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Delta Sigma Theta Sorority

Centennial Celebration and Tourch Tour

Delta Sigma Theta Sorority | 7/3/2013, 7:50 p.m.
On the campus of Howard University, in the fall of 1912, twenty-two young women united and chose to use their ...
Delta Sigma Theta Sorority - Centennial Celebration and Torch Tour Delta Sigma Theta Sorority Delta Sigma Theta Sorority

Texas was home to four of the sorority’s founders. Mrs. Zephyr Chisom Carter (El Paso), Mrs. Jessie McGuire Dent (Galveston), Mrs. Frederica Chase Dodd (Dallas) and Mrs. Myra Davis Hemmings (Gonzales).Upon graduating from Howard the founders plight for communal uplift didn’t stop. In fact it had just begun.

Frederica Chase graduated from Howard University in 1914 and returned to Dallas. She first became a substitute teacher in the Colored elementary schools of Dallas but soon acquired the position of English teacher and librarian in the Dallas Colored High School, now known as Booker T. Washington High School for the Performing and Visual Arts. She remained there through the 1920 school year.

Teaching was not the career calling of Miss Chase. The barriers for women in education were still strong. In early years, Dallas law prevented married women from teaching in the public schools. The intent of the law was to allow for a better distribution of money by making more jobs available for men, widows and unmarried women. So, after Miss Chase accepted Dr. John Horace Dodd’s hand in marriage, she withdrew from teaching in Dallas and took a position with the Dallas Family Bureau, also known as the United Charities.

An eternal scholar, she considered education vital to success and in 1920 decided to further her education by attending The Atlanta University School of Social Work, she became a trailblazer, the first African American woman in the area to do graduate study in the field of social work.

Mrs. Dodd worked as a social worker for many years, received numerous recognitions and promotions. During this period in American history, the African American family was still suffering from severe economic problems. These problems were brought on by years of slavery and racial segregation. The basic need for food, clothing and shelter remained a very high priority. Mrs. Dodd continued her diligent efforts for change through her professional career but was also very instrumental in forming the Young Women’s Christian Association in Dallas whose chapter purpose was to serve African American women.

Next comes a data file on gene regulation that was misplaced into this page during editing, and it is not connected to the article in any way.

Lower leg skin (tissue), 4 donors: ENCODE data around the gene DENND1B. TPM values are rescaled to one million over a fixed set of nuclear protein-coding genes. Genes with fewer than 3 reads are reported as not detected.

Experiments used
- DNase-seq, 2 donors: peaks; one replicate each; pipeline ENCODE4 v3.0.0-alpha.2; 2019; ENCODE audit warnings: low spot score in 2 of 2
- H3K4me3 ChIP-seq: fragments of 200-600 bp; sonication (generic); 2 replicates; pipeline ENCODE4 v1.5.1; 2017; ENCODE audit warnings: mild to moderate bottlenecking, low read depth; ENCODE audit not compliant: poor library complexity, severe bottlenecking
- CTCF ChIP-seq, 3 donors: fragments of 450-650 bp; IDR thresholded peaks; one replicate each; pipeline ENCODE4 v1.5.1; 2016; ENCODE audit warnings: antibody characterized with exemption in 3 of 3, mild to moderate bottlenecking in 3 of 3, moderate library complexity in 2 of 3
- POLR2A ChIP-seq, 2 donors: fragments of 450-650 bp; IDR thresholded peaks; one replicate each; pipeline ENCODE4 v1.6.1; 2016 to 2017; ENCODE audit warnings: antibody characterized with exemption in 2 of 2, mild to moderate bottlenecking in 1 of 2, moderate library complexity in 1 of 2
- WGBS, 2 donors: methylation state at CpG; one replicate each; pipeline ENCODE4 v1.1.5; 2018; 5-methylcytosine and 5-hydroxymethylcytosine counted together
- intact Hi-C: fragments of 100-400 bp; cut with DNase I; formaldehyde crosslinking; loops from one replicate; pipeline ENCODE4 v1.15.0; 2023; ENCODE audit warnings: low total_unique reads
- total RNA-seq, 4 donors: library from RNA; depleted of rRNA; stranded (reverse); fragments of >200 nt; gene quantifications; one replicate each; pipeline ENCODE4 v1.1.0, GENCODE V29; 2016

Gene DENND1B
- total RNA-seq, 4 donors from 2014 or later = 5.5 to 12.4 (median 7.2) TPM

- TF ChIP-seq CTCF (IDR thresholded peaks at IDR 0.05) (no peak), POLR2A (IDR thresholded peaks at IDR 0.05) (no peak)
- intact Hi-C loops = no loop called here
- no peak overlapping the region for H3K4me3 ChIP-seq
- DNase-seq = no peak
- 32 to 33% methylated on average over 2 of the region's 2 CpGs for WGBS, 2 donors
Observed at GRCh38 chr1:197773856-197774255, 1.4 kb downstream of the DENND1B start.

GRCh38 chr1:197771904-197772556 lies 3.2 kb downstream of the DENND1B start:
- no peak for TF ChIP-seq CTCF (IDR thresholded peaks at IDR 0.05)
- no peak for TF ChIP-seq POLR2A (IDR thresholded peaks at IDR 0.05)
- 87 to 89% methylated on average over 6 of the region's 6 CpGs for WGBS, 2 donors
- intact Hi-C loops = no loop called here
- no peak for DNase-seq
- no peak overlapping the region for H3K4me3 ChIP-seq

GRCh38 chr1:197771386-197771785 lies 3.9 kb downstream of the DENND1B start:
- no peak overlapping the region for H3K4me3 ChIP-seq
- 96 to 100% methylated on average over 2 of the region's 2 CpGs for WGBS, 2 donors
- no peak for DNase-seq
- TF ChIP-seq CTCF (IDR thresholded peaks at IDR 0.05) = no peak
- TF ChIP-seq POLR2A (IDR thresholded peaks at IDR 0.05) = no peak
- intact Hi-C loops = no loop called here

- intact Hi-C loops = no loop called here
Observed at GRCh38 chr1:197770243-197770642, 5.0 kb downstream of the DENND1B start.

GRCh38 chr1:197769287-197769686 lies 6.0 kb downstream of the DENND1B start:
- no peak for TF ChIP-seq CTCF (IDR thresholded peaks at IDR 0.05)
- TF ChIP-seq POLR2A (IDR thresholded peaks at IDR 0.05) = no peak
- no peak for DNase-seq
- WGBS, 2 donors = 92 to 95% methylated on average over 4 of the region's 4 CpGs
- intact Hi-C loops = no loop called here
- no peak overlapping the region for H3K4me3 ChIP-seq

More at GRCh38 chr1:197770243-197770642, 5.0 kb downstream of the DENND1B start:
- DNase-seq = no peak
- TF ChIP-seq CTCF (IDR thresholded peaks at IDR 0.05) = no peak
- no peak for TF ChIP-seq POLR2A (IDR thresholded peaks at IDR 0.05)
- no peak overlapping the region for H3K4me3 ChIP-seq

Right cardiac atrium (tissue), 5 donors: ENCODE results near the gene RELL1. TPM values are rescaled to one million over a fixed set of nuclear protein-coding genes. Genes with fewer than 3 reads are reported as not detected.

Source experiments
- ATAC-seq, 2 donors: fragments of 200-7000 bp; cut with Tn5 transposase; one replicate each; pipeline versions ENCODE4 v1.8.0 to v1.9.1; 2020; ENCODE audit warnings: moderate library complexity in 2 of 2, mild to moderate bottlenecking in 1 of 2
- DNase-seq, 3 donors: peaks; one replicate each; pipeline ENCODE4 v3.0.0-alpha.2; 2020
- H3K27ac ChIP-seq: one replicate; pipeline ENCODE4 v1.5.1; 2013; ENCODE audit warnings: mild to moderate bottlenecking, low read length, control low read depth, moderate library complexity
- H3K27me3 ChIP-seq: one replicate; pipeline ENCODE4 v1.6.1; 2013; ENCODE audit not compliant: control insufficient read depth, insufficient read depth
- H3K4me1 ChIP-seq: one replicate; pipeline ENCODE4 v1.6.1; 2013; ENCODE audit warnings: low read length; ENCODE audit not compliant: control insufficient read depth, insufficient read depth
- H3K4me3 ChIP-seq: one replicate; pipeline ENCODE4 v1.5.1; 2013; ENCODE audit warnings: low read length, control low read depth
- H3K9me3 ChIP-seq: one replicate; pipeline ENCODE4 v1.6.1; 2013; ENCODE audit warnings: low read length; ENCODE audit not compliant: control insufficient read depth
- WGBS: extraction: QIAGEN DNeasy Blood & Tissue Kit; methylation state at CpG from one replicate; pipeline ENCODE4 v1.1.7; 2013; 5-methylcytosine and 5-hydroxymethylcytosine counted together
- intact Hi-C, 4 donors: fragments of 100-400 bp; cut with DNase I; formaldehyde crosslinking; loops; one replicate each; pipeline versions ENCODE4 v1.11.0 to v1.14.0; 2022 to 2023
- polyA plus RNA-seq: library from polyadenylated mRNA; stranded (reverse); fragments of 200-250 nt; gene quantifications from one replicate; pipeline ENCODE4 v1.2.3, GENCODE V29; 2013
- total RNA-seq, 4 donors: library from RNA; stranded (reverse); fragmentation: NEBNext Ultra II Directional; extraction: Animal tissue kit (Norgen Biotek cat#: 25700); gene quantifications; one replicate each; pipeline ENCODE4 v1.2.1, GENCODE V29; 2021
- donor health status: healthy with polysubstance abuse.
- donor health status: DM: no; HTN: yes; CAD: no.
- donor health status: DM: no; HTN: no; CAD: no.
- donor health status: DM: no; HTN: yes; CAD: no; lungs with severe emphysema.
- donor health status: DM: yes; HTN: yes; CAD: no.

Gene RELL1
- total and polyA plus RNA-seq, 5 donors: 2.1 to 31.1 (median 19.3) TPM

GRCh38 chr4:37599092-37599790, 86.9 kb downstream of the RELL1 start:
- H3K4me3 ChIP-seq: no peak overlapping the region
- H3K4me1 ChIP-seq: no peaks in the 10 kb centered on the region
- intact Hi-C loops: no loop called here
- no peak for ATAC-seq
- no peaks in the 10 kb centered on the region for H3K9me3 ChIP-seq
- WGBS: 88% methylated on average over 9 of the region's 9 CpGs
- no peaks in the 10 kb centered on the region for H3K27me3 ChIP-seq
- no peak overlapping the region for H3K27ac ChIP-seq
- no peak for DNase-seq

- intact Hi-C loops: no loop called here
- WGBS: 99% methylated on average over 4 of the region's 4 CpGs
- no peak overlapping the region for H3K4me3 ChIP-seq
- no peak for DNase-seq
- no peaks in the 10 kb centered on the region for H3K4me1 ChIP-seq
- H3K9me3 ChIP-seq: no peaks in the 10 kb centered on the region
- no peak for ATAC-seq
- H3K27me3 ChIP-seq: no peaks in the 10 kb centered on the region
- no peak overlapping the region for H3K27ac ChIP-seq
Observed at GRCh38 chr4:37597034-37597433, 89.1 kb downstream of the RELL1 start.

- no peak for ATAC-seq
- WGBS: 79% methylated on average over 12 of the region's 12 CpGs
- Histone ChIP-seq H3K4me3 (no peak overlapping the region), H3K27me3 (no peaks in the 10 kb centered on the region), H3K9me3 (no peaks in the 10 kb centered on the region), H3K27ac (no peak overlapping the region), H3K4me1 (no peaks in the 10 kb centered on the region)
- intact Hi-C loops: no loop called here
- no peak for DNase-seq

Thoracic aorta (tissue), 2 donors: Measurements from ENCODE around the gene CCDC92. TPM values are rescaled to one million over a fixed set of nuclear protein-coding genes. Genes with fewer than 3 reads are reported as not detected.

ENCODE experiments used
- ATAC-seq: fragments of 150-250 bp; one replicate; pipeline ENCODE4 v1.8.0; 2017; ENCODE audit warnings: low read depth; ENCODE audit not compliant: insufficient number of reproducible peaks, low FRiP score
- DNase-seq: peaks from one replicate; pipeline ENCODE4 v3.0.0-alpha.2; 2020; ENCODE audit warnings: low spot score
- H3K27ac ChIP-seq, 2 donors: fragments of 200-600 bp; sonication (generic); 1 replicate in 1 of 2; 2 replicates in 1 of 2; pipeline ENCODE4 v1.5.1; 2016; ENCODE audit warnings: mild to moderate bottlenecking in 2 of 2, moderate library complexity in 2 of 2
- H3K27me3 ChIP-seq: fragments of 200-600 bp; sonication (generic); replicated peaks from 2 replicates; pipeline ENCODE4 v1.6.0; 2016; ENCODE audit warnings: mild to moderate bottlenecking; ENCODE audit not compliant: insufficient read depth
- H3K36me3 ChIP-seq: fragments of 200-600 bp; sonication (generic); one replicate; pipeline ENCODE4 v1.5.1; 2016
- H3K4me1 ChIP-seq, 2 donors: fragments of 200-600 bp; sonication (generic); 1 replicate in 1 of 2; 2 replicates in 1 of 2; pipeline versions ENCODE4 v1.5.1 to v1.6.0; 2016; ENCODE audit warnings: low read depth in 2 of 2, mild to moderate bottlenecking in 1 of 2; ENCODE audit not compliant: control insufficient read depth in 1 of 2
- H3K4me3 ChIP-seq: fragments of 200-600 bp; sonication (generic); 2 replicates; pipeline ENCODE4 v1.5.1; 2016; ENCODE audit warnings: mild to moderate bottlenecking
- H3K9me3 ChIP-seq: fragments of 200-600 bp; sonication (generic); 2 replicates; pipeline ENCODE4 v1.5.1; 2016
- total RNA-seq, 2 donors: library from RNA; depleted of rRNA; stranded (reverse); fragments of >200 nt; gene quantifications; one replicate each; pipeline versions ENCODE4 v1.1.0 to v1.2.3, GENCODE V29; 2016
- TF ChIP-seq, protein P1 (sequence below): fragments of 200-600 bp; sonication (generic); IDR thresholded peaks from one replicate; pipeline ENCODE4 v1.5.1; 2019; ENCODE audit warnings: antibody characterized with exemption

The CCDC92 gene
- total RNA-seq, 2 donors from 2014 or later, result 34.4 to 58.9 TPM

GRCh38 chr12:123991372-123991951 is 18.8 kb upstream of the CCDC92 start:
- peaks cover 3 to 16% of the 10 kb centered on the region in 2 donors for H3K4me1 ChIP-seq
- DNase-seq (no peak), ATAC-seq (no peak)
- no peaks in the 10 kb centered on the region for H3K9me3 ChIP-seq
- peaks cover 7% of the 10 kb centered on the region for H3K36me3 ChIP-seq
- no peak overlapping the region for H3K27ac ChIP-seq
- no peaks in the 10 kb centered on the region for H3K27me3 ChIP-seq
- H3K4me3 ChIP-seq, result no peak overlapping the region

Mrs. Dodd clearly was not one to rest on her laurels. In 1924, she saw another dream materialize,when the Dallas Chapter (Eta Sigma) of Delta Sigma Theta Sorority, Inc. was chartered. Working together with Mrs. Dodd were the following farsighted young women: Jessie Pollard, Ruth Mason, Ruby Pollard Reid and Nettie Wycliff. Several unforeseen tragedies severely affected the group and on Sunday, June 25, 1933 a new charter was requested and the Beta Delta Chapter of Delta Sigma Theta was organized. This group became Mrs. Dodd’s pride and joy. The Beta Delta Chapter rode high on the waves of success and affected many positive changes in the educational and cultural areas of the African American community, including the formation of a Dallas YWCA for young Black women and the 1948 initiation of the annual Jabberwock contest which has provided millions in financial scholarships for young ladies to attend the college of their choice.

In 1960, Beta Delta bowed to progress. The size of the sorority, the size of the city and the fact that all members were college graduates demanded that Beta Delta become the Dallas Alumnae Chapter of Delta Sigma Theta Sorority, Inc. Mrs. Dodd remained the anchor at its base and the guiding star at the top. Today 16 North Texas alumnae and collegiate chapters follow in the footsteps laid by those 22 young women and the visionary who brought her calling home to Dallas.